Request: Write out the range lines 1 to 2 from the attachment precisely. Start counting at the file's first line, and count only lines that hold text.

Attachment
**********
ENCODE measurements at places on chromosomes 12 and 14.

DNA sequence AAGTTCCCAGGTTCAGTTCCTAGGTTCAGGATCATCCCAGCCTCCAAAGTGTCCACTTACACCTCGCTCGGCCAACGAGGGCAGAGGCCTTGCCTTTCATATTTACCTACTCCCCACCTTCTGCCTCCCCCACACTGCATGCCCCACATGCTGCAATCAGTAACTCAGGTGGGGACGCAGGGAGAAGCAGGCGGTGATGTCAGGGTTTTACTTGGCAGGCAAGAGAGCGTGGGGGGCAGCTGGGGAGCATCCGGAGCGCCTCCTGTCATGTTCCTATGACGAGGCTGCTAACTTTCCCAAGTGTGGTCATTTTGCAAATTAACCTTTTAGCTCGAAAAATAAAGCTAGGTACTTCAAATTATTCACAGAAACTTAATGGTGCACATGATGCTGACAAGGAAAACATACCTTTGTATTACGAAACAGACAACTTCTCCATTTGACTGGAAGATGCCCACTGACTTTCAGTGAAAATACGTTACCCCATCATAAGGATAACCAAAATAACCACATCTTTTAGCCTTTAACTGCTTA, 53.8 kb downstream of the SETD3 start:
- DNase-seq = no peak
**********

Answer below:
ENCODE measurements at places on chromosomes 12 and 14.

DNA sequence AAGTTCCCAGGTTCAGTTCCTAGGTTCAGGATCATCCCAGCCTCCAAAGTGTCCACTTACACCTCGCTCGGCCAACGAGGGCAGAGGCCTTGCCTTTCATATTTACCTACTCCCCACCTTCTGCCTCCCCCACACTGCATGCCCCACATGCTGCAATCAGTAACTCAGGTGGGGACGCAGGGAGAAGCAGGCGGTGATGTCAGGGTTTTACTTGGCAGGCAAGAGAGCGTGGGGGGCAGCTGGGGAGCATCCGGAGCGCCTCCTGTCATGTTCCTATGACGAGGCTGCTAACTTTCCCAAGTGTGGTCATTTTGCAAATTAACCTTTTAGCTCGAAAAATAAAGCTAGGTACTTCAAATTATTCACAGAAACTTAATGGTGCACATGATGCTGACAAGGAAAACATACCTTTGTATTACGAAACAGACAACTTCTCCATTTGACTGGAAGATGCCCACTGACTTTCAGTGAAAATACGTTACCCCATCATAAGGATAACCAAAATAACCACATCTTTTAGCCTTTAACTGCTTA, 53.8 kb downstream of the SETD3 start: